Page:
The word "retcon" is shorthand for "retroactive continuity changes." They happen when previously established facts within a fictional narrative are altered to form a new narrative. The characters within the narrative will acknowledge the new facts and forget the old facts, but the reader is confusingly left knowing both versions. Sometimes retcons are small tweaks that go practically unnoticed, and sometimes, they land on this list as one of the biggest retcons in comic history.
Comic book characters and stories can go on for decades. Because they go on for so long and often need to change with the times, comic book stories are especially susceptible to retcons. DC has even held several heavily promoted storylines intended to clean up their mangled continuity, piling retcons on top of retcons.
There are many different kinds of retcons, but common themes are bringing back a deceased character, rewriting an established origin, or undoing events that have derailed the narrative flow of a series by rebooting reality back to a more advantageous paradigm.
Fans reactions are mixed at best, but it's all a matter of how well the writer pulls it off. If they can craft a story that makes the change palatable, the new continuity becomes a welcome part of the canon, but if it's not done gracefully, it sticks out like a sore thumb. Good or bad, here is the list of the biggest retcons in comics!
DC's MultiversePhoto: DC Comics
A lot of retcons come about by mistake, but in 1961, DC published what may be the first intentional and premeditated retcon. Their Universe had reached an unwieldy point where there were multiple versions of several of their most popular heroes. Heroes from the Golden and Silver Ages found themselves uncomfortably overlapped.In "The Flash of Two Worlds," it is revealed that the (older) Golden Age heroes inhabited a separate Earth (dubbed Earth-2). This division was intended to make things simpler, but had the exact opposite effect. Soon there were hundreds of contradictory Earths that had to be reconciled in 1985's Crisis on Infinite Earths.Game-changer?
Winter SoldierPhoto: Marvel Comics
There's a saying about comic book deaths that goes "nobody stays dead except Bucky, Jason Todd, and Uncle Ben." Now it's just Uncle Ben.
Captain America's greatest failure was losing his sidekick, Bucky Barnes, near the end of World War II. In a story that was a retcon of its own, Bucky was killed in the explosion that cast Captain America into a cryogenic state in the Arctic Circle. In 2005, Ed Brubaker invented a villainous Russian assassin called the Winter Soldier and revealed him to be a brainwashed Bucky. The retcon stated that Bucky was fished out of the Arctic waters by Russians, cybernetically enhanced, and trained to be a Cold War killing machine.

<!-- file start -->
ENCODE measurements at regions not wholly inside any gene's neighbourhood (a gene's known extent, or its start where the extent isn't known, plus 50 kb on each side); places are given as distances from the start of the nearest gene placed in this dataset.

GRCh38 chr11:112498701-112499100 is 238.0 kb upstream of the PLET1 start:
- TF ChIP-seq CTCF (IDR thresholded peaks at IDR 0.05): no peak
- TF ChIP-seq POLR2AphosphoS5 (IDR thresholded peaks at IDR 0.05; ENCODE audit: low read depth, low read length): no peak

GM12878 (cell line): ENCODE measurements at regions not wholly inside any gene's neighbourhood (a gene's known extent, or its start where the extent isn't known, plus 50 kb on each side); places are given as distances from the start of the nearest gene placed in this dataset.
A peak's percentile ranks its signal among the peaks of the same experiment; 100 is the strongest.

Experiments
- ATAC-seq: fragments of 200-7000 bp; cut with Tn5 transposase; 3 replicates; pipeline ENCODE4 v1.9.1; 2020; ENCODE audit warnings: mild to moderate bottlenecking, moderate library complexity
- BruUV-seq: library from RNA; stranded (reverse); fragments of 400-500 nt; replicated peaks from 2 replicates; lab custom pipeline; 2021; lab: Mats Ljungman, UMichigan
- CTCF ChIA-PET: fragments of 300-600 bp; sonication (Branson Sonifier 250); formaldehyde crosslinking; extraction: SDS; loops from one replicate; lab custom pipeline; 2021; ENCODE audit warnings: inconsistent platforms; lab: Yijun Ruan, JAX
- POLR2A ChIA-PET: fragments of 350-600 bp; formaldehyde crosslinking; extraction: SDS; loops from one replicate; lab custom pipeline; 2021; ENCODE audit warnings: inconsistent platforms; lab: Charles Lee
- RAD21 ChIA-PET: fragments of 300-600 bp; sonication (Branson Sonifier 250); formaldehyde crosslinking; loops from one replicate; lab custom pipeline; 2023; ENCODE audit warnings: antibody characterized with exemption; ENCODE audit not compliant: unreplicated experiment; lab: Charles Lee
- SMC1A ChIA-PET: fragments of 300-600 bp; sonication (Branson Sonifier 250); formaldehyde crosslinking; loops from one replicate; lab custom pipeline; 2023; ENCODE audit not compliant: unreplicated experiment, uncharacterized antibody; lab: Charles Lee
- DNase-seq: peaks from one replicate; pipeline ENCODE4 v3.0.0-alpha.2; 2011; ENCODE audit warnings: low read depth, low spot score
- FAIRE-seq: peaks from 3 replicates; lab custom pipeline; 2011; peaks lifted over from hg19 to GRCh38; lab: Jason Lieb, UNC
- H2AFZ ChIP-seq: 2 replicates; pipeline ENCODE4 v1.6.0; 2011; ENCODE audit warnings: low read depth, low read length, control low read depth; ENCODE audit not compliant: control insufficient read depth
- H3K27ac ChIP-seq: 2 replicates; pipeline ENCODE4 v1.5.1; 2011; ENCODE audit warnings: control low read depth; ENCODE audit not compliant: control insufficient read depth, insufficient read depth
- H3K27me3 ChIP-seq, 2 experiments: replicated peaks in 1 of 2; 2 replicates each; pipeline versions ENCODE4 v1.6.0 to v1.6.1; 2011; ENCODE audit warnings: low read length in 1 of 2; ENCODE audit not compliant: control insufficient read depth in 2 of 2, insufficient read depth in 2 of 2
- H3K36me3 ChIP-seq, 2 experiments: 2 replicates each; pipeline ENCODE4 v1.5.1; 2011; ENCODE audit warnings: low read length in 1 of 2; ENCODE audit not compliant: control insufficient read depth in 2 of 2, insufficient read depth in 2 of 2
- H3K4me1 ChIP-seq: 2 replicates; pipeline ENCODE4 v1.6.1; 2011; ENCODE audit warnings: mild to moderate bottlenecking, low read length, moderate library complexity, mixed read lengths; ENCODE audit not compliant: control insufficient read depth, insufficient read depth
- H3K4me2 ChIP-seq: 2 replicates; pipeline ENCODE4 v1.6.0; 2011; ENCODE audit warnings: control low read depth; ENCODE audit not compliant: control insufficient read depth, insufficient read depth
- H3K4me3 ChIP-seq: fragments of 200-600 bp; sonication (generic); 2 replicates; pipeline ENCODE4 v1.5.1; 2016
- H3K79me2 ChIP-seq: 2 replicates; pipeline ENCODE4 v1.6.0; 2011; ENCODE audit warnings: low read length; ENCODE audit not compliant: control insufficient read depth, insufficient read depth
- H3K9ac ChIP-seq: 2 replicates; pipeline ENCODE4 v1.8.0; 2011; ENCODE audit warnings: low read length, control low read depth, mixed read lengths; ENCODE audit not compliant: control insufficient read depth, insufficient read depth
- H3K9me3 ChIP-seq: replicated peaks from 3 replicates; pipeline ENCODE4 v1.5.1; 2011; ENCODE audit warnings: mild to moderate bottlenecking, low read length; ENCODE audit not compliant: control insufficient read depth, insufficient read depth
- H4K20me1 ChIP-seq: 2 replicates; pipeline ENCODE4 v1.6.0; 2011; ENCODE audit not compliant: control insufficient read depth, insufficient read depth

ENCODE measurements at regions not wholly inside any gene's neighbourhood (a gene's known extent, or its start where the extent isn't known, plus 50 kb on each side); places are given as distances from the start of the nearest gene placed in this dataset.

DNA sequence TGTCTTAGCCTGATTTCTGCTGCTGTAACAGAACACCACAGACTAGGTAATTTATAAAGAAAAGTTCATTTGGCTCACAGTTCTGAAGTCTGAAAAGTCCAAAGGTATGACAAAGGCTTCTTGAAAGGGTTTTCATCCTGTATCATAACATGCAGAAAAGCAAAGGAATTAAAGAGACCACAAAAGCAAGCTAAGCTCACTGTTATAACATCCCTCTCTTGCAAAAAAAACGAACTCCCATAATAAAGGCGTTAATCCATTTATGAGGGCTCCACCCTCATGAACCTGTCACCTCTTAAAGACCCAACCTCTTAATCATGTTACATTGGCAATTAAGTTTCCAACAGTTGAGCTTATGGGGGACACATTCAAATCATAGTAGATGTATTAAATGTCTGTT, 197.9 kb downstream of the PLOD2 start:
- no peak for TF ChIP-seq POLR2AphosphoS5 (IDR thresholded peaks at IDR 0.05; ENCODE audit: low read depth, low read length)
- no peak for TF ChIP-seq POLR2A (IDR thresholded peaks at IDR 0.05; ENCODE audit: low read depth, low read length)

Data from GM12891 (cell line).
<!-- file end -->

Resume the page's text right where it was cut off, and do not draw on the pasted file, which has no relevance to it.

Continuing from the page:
Since then, The Winter Soldier has become one of the most popular new Marvel characters of the last decade with Bucky even filling in as Captain America after Steve Rogers's death.Game-changer?
The Return of Captain AmericaPhoto: Marvel Comics
When Marvel wanted to bring back Captain America for the new The Avengers title in 1963, they had to write a retcon to explain Cap's lengthy absence. The real reason Captain America hadn't been in many comics during the 50's and early 60's is that the company had lost interest in him after World War II.
In Avengers #4, Stan Lee wrote a retconned history where Captain America had been lost in the Arctic Circle and frozen in a block of ice during the closing days of the war. He didn't die, but he was stuck there until he was found and thawed by The Avengers in present day. Pretty much everyone agrees that "He was lost and frozen," sounds like a better explanation than, "We kind of forgot about him."
Additonal rewrites were required to explain that the scant appearances of Captain America between the war and The Avengers Vol. 1 #4 had been the work of an impersonator.Game-changer?
- Photo: Vertigo
Swamp Thing started out with a pretty standard comic book origin. Alec Holland gets caught in an accident (chemical explosion), and gains the characteristics of some scientific phenomenon the writer didn't really have a handle on (vegetation). It was a bit bad, and was about to be cancelled, until Alan Moore came along in 1984 and flipped the script.
He retconned Swamp Thing’s origin so that the explosion caused vegetation to mutate into a "man". This laid the groundwork for a more philosophical run of Swamp Thing comics which served as Alan Moore’s first major splash as a mainstream writer while also introducing John Constantine.Game-changer?